Negligence claims involving laser eye surgery against doctors belonging to the Medical Defence Union (MDU) have more than doubled in the last six years.
Laser eye surgery is increasingly popular
The MDU, which is the largest insurer for UK doctors, said that while some of the claims were over faulty surgery many more centred on patients' "unrealistic expectations" about what could be achieved.
The figures, released by the union on Monday, show that claims over laser eye surgery have increased by 166% in six years, and now account for a third of all ophthalmology claims.
The MDU has increased its subscription rates for laser eye surgeons and advised them how to minimise the risk of a claim.
About 100,000 people who are tired of wearing glasses or contact lenses undergo corrective laser eye surgery in the UK every year.
The procedure, which was introduced in the early 90s, can cost thousands of pounds.
In February, consumer experts warned that patients undergoing laser eye surgery were not being told about the risks they could be taking with their sight.
The investigation by Health Which? also revealed any doctor could carry out the treatment after just a few days of training - no specialist qualifications were needed.
The magazine also found complication rates varied between surgeons and clinics.
Earlier this month, the medical journal Ophthalmology said the failure rate for eye surgery was one in 10, not the one in 1,000 figure widely advertised.
Rebecca Petris is one patient who found surgery did not fix her vision.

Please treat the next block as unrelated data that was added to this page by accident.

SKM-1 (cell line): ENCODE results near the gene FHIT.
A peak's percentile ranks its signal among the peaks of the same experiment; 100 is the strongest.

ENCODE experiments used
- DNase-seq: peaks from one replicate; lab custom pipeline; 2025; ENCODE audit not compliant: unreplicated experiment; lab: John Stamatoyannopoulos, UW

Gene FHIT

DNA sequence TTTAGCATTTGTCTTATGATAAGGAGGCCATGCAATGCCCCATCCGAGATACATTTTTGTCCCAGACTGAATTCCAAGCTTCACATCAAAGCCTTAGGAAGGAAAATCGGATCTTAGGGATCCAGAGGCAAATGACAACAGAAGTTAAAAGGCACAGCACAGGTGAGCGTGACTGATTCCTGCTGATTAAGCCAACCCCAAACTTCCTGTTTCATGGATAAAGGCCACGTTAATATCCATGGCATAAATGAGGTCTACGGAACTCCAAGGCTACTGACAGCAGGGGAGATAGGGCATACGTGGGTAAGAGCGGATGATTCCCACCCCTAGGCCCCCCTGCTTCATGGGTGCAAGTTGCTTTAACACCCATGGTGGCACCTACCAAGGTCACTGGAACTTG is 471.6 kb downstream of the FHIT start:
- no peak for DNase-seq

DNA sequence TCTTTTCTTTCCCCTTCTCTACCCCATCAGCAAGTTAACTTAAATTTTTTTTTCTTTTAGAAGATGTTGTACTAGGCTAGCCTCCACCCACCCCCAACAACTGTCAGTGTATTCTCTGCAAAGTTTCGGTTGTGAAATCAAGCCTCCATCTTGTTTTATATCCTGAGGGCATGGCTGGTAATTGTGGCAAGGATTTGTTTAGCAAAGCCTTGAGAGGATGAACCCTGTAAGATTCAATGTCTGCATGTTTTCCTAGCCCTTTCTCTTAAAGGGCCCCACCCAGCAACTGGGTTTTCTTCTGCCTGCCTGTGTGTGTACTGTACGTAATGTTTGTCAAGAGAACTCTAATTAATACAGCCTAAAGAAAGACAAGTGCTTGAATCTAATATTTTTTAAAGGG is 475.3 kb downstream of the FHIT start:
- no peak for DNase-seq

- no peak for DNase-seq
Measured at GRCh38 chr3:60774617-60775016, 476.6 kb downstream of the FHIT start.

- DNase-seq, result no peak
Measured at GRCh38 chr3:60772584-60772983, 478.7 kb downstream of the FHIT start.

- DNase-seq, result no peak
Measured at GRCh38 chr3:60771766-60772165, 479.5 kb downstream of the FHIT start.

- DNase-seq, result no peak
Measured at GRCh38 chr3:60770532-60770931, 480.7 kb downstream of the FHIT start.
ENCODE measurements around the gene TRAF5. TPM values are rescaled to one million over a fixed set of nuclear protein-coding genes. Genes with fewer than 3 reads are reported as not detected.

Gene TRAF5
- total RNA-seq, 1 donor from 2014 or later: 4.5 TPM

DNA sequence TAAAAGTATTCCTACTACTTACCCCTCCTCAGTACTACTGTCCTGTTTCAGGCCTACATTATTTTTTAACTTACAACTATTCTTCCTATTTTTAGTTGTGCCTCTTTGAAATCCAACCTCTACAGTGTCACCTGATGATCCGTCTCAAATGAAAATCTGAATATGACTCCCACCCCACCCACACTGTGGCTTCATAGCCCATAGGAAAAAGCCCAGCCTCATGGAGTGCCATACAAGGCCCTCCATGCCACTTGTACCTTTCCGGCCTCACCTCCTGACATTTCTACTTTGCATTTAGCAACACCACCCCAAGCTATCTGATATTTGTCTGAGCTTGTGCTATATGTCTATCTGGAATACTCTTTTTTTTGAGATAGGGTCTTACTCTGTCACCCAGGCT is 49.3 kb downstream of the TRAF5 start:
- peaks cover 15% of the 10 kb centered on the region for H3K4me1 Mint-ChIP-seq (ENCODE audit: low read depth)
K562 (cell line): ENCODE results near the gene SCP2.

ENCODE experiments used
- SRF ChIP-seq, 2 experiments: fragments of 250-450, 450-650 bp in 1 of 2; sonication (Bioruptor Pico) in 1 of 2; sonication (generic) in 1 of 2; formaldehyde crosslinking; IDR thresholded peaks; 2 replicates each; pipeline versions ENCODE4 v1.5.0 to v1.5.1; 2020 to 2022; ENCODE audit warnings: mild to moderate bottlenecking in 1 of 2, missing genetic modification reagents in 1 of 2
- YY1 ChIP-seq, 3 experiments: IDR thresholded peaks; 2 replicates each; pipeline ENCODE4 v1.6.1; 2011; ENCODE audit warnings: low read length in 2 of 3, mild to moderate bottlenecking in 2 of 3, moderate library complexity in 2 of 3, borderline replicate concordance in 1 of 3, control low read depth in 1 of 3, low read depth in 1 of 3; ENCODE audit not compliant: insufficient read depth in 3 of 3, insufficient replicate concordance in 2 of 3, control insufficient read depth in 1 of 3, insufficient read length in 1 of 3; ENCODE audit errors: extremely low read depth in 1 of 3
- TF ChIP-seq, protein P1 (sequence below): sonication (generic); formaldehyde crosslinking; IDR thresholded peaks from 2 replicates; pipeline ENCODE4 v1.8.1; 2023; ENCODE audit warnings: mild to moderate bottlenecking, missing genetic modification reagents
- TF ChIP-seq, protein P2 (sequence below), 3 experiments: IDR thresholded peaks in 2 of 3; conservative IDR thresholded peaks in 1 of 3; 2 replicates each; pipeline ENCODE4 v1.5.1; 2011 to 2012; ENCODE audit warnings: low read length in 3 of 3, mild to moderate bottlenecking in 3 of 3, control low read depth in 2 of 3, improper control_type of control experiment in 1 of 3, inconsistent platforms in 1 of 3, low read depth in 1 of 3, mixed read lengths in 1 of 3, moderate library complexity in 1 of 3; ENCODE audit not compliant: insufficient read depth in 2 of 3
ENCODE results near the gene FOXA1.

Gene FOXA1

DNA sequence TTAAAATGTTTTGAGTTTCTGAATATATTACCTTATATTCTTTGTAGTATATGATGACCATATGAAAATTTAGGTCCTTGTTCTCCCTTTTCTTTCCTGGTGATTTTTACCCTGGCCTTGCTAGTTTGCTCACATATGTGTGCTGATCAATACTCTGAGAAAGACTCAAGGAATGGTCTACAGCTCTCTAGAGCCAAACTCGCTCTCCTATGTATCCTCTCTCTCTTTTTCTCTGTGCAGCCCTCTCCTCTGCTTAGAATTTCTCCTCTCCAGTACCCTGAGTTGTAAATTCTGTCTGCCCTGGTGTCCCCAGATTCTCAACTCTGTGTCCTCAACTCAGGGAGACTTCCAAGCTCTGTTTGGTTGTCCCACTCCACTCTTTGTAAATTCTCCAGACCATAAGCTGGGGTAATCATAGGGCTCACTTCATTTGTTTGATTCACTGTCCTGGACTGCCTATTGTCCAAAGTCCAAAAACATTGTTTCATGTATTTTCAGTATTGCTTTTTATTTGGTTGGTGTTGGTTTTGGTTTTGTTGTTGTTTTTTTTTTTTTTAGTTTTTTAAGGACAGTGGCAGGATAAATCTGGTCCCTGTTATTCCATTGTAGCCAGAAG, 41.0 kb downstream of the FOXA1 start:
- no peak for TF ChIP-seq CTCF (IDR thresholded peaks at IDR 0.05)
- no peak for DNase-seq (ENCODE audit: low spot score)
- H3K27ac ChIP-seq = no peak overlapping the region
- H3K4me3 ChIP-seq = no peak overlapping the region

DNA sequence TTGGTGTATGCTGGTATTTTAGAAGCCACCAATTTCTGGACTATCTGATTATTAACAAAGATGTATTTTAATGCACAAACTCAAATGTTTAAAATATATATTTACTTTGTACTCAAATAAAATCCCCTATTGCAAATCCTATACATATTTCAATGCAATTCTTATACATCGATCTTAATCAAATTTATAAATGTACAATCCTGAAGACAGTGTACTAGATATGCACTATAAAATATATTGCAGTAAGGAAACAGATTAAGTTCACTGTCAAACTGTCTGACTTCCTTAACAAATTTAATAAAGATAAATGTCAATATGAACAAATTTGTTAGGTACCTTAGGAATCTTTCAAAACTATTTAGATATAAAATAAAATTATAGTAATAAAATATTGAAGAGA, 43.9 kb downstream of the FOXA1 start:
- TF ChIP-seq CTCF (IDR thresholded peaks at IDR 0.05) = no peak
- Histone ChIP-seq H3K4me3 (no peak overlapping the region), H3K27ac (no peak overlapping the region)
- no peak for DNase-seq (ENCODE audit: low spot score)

She told BBC News: "I can no longer drive. I've difficulty reading at most distances.
"I've severe double vision. My night vision is just about gone.
"It's very difficult to see in dim light or dark circumstances."
Dr Christine Tomkins, of the MDU, said: "Patients need to understand what the risks are.
"And they need to think about whether or not the benefits they think they will get from the procedure actually outweigh the risks, in order to decide whether they want to go ahead with it."
In very rare cases, complications can lead to corneal ectasia, where fluid pressure builds up on the eye.
If the surgeon tells the patients they will have perfect vision afterwards and they will throw away their glasses, that raises unduly high expectations
Laser eye surgeon
Patients can need a corneal transplant to correct the condition.
Other complications, though deemed "minor" by clinics, occur "relatively frequently", according to a recent review by the American Academy of Ophthalmology.
Patients can experience dry eyes or night vision problems, which can affect ability to drive or work in the evening or in dim light.
Eye surgeon David Gartry said the risks need to be put into perspective.
"You can see that something serious happening would be very rare indeed," he said.
"But if the surgeon tells the patients they will have perfect vision afterwards and they will throw away their glasses, that raises unduly high expectations."
The MDU is advising surgeons that patients must have enough time to ask questions and absorb information before making a decision to go ahead with the procedure.